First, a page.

We had lunch at an Italian restaurant called Rega.  As we settled in, I complained about how hot it was.  I mean, I was really burning up.  As it turned out, it wasn’t me, it was my phone.  It had remained on camera mode since my last photo and the damn thing was sizzle-hot!  I turned it off and set it down on the table, hoping that would forestall any imminent explosion.  Fortunately, it did.  Unfortunately, the battery was almost completely drained.

We continued our stroll and I continued snapping pics until my phone died…

Wait, is that…?
Yeah, thought so.

The Hotel Suica (watermelon), so-named because – well – it looks like a watermelon slice.
Visit the Hall of Confiscated Contraband!

And that’s about when my battery tapped out.  After a full day’s walk, we sat down to a wonderful kaiseki dinner at a place called Chatubo.  The chef went to great lengths to achieve the autumn theme, featuring seasonal ingredients and decorating each dish with fall leaves and a sprinkling of fresh water with the shake of a matcha whisk to approximate the look of rainfall.

By the time we were done, I was exhausted.  I checked my phone, discovered it had reacquired enough power for me to check and respond to Akemi’s email, assuring her she didn’t have to come all the way to Yokohama to pick me up.  I was competent enough to brave the Tokyo subway on my own.  And I was – with the exception of the moment I got off at the wrong station and had to wait for the next train.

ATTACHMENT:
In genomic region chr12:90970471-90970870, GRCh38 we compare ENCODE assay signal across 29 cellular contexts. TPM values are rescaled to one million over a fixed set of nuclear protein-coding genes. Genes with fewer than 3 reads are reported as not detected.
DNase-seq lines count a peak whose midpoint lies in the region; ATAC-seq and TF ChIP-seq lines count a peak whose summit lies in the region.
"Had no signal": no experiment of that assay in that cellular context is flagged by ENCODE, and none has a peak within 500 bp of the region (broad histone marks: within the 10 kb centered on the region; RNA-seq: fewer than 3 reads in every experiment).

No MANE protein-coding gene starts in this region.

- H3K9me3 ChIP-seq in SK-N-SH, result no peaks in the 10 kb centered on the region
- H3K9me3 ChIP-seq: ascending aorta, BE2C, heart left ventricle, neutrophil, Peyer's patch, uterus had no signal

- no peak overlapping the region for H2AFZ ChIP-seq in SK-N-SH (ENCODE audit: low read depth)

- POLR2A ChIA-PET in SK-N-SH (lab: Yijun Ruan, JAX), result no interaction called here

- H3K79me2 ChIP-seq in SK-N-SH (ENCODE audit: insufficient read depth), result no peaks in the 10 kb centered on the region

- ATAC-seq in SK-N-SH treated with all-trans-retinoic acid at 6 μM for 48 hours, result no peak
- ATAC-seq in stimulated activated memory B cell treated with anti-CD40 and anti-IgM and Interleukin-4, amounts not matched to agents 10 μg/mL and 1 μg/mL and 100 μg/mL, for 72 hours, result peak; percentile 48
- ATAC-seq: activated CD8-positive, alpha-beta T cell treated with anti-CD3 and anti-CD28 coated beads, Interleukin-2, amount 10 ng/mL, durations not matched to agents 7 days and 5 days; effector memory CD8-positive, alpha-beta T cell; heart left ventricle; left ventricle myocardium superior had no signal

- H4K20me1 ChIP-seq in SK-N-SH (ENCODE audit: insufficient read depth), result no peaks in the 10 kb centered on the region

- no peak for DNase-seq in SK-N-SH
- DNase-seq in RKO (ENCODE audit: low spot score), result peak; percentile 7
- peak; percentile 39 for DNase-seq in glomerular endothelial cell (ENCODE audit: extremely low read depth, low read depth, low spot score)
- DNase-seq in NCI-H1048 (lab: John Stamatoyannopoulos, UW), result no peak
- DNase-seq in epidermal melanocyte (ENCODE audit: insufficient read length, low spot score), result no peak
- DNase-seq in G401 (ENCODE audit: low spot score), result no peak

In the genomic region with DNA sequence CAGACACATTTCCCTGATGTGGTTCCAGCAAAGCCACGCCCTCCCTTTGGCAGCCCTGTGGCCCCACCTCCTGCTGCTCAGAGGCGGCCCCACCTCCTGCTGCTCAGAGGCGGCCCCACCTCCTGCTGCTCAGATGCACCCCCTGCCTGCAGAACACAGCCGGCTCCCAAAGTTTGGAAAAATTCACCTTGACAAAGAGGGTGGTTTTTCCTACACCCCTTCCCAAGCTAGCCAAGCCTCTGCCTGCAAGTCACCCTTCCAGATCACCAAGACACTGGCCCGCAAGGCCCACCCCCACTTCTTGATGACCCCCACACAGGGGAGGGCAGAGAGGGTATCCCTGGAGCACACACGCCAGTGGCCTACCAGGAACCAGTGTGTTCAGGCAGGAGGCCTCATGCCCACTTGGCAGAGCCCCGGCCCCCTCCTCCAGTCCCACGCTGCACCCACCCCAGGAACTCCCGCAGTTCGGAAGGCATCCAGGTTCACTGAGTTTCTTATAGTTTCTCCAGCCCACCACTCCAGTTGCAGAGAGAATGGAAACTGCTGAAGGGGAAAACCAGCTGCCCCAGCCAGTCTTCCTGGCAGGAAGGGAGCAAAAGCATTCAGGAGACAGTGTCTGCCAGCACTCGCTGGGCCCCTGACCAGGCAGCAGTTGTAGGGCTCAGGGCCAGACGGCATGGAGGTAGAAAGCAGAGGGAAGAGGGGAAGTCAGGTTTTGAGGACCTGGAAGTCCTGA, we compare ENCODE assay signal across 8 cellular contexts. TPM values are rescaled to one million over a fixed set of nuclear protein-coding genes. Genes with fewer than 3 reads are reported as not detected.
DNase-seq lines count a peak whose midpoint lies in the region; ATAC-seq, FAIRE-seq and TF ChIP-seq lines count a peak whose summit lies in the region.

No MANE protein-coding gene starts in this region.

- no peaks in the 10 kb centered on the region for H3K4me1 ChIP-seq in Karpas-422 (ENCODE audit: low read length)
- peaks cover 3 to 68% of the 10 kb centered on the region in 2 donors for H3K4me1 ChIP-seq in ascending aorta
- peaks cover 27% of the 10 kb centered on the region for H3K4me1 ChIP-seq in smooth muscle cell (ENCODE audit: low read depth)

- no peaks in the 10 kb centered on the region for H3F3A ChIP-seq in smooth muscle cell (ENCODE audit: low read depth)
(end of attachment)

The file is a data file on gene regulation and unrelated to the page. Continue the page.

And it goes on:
An early night meant another early wake-up.  6:30 a.m. for me.  Plenty of time to upload this entry, set my line-up for this weekend’s fantasy football league match (My Snow Monkeys take on Tebow Sucks and I’ve been deliberating over whether to start Dwayne Bowe as my WR2), and indulge in some in-room dining:

The matcha cookies from Sakura had a wonderfully intense green tea flavor. The chocolate moon cake from Chinatown, on the other hand, was a dry disappointment.

Today, we head to Naka-Meguro for lunch at my favorite pizza place, Pizza Seirinkan, and later tonight to the Mandarin Oriental Hotel for Akemi’s first visit to The Molecular Tapas Bar.

Finally, thanks to everyone who has left kind messages for my sis.  The prognosis for her husky, Aspen, is not good and it looks like she’ll have to make the most difficult decision this weekend.